[Introduction] Immunocytochemical labeling of cryosections, especially immunofluorescence microscopy using semi-thin (0.5-μm) cryosections, has been a powerful technique for detection of cellular antigens in situ and has been widely employed in cell and molecular biology studies. In many cases, immunofluorescence provides sufficient resolution and sensitivity to answer the question being addressed. However, in certain cases the increased resolution of the electron microscope using ultrathin (90-nm) cryosections may be required to define more precisely the localization of specific molecules. Recently, a unique fluorescent ultrasmall immunogold probe, FluoroNanogold (FNG), has been developed for use as a secondary antibody in immunocytochemical applications. It consists of a Fab' fragment of an antibody to which a 1.4-nm gold particle and fluorochromes are conjugated. FNG permits correlative microscopic observation of a sample stained in a single labeling procedure by multiple optical imaging. Recently, we have shown FNG immunocytochemistry on ultrathin cryosections to be valuable for high-resolution correlation of immunofluorescence and immunoelectron microscopy. In the present study, we have examined the utility of FNG as a secondary antibody for immunolabeling of myeloperoxidase (a marker protein for the azurophillic granules) in ultrathin cryosectioned human neutrophils.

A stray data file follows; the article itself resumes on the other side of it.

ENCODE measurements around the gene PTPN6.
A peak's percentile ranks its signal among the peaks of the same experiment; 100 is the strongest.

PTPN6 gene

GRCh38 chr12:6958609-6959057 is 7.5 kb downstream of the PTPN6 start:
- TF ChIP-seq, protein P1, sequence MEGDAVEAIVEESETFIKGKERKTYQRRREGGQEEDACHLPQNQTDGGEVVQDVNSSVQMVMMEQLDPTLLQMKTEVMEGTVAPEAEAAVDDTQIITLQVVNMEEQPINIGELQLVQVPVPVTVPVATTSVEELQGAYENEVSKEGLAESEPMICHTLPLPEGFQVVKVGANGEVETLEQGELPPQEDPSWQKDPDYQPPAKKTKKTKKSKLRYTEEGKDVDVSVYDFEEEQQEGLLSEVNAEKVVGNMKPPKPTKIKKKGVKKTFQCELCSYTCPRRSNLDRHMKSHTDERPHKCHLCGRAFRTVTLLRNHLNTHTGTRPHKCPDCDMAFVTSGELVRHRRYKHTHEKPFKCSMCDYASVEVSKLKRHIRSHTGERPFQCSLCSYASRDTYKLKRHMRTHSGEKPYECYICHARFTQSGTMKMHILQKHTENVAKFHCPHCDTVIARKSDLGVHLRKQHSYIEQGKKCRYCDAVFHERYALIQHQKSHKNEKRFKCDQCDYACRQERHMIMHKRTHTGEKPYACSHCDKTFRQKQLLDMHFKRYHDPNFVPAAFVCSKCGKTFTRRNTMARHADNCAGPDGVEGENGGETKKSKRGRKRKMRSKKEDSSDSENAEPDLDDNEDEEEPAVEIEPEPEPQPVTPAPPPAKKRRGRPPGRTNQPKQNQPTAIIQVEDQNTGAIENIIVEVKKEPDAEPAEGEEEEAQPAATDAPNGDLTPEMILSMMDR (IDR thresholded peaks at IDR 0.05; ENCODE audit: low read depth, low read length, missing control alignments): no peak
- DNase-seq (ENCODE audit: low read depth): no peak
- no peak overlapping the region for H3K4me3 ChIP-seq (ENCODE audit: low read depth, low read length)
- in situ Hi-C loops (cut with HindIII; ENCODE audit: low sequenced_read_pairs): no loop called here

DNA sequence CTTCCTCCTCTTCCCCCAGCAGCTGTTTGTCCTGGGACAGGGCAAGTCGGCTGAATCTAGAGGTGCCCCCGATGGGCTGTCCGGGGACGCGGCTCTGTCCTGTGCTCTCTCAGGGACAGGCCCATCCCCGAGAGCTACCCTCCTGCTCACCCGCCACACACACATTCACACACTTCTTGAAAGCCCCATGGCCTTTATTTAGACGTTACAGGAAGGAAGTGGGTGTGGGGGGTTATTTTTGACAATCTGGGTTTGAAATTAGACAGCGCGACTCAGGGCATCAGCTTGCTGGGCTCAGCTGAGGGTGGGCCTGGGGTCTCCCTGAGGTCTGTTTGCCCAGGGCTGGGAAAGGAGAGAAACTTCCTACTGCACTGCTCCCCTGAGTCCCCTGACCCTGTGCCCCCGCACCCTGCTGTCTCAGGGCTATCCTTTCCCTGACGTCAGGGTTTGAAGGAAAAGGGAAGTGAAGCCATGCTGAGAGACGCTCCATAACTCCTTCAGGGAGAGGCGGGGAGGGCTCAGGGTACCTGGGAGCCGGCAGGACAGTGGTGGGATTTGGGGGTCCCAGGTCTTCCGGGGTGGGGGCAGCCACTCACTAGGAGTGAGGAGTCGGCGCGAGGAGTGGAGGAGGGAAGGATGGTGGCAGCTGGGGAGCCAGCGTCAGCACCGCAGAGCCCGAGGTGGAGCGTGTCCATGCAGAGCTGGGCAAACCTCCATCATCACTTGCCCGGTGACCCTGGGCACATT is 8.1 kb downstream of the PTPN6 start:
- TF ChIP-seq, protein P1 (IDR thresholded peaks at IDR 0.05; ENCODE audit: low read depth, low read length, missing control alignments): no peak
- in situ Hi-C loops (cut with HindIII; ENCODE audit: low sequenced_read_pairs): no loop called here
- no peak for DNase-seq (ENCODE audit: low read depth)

[Materials and Methods] Purified human neutrophils were fixed with paraformaldehyde, embedded in gelatin, infiltrated with sucrose, cut as ultrathin cryosections, and then collected on formvar film-coated nickel EM grids as described previously. Grids containing ultrathin cryosections were incubated with antimyeloperoxidase and then incubated with FNG.